By Jeremy Reynalds, Senior Correspondent, ASSIST News Service (firstname.lastname@example.org)
ALBUQUERQUE, N.M. (ANS. AUG. 29) You’ve probably heard the doomsday warnings for years, but now the latest one is that the world as we know it is going to end in Sept. 2015.
There’s one Facebook page I found devoted to the topic.
Author Jennifer LeClaire writing for Charisma Magazine said, “With Asia’s richest man losing $3.6 billion in China’s Black Monday, some financial advisers are telling clients to get everything but operating cash out of the bank and exit the stock market before it’s too late.”
She continued, “I’m praying against a widespread panic, as many voices—some responsible and some irresponsible—are trumpeting the end of the world as we know it in September.”
An article asking whether there really is an apocalyptic episode coming on that date reads in part, “… there appears to be a consensus that multiple, world-changing events (natural, man-made and spiritual) will take place in rapid succession both before, during and after the September 23rd date.”
Another statement from the same article, while not necessarily surprising, was sadly distressing.
“Pope Francis (who some suspect to be the False Prophet of Revelation), will be meeting with Barack Obama on September 23 2015. Many are suspecting this meeting will coincide with catastrophic events taking place, allowing these and other leaders to usher in a New World Order and help control the widespread chaos that would ensue from a natural or man-made disaster.”
When will these soothsayers learn that they should just-well-keep quiet? A number of individuals and groups have unsuccessfully predicted calamitous events for years, and they have all been wrong. Their failed prophecies have subjected Christians to (some would say warranted) ridicule and scorn.
Jesus said in Matthew 24:36 that no one knows the date or the hour of His coming other than the Father, and while the events referred to above aren’t specifically predicting that coming, they are nonetheless implicitly linked to it.
So while a number of people believe the world as we know it is going to end, for our guests at Joy Junction – and homeless people in general – their “world” as they know it has already ended.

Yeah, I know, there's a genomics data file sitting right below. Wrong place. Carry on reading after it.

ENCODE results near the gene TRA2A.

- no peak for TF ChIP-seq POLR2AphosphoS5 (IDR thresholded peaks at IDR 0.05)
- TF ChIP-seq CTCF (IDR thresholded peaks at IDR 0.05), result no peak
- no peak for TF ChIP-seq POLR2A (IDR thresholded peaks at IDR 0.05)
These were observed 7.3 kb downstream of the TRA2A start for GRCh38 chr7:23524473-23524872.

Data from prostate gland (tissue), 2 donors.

Lacking everything that most of us take for granted, a place to stay, food and often anyone to call a friend, many homeless men, women and families usually have no mental or physical ability to worry about “end times.” Their biggest concern is successfully navigating the time at hand, which is often only punctuated by being moved on from one place to another when they take a break to rest feet weary from endlessly walking city streets.
Then there’s the other worry of finding a place to stay, a bite to eat and something cool to drink. While Albuquerque admittedly has a variety of places where you can get a meal, you still have to get there, and if your mind is battling depression or other mental health challenges, that’s not quite as easy a task as might first be imagined.
So here’s a plea-directed to all but especially to those of you who might have an above average interest in trying to determine the identity of the Antichrist and when Jesus is going to come.
Live for Jesus and love your neighbor as yourself. Use the energy and time you now spend on worrying about the state of the economy and the day of Jesus’ return to help the homeless and the hungry.
For those whose life is filled with reaching out to others, there’s no time left to vilify the Pope or indulge in speculation about a meeting between him and a president they don’t like, but nonetheless one for whom the Bible tells us to pray.
I’m not saying we shouldn’t think about the second coming, and talk about it – but if we do so it should be in moderation. I firmly believe in Jesus’ physical return to earth at some point in the future. But endless speculation about that day just serves to detract us from the task Jesus has left us to accomplish until He comes back- being a light in a dark and very needy world.
If you’d like to shine your light to the homeless and hungry through Joy Junction, you can find out more at www.joyjunction.org
Photo caption: Jeremy and Elma Reynalds.
About the writer: Jeremy Reynalds is Senior Correspondent for the ASSIST News Service, a freelance writer and also the founder and CEO of Joy Junction, New Mexico’s largest emergency homeless shelter, www.joyjunction.org. He has a master’s degree in communication from the University of New Mexico, and a Ph.D. in intercultural education from Biola University in Los Angeles. His newest book is “From Destitute to Ph.D.” Additional details on “From Destitute to Ph.D.” are available at www.myhomelessjourney.com. Reynalds lives in Albuquerque, New Mexico with his wife, Elma. For more information contact: Jeremy Reynalds at email@example.com.
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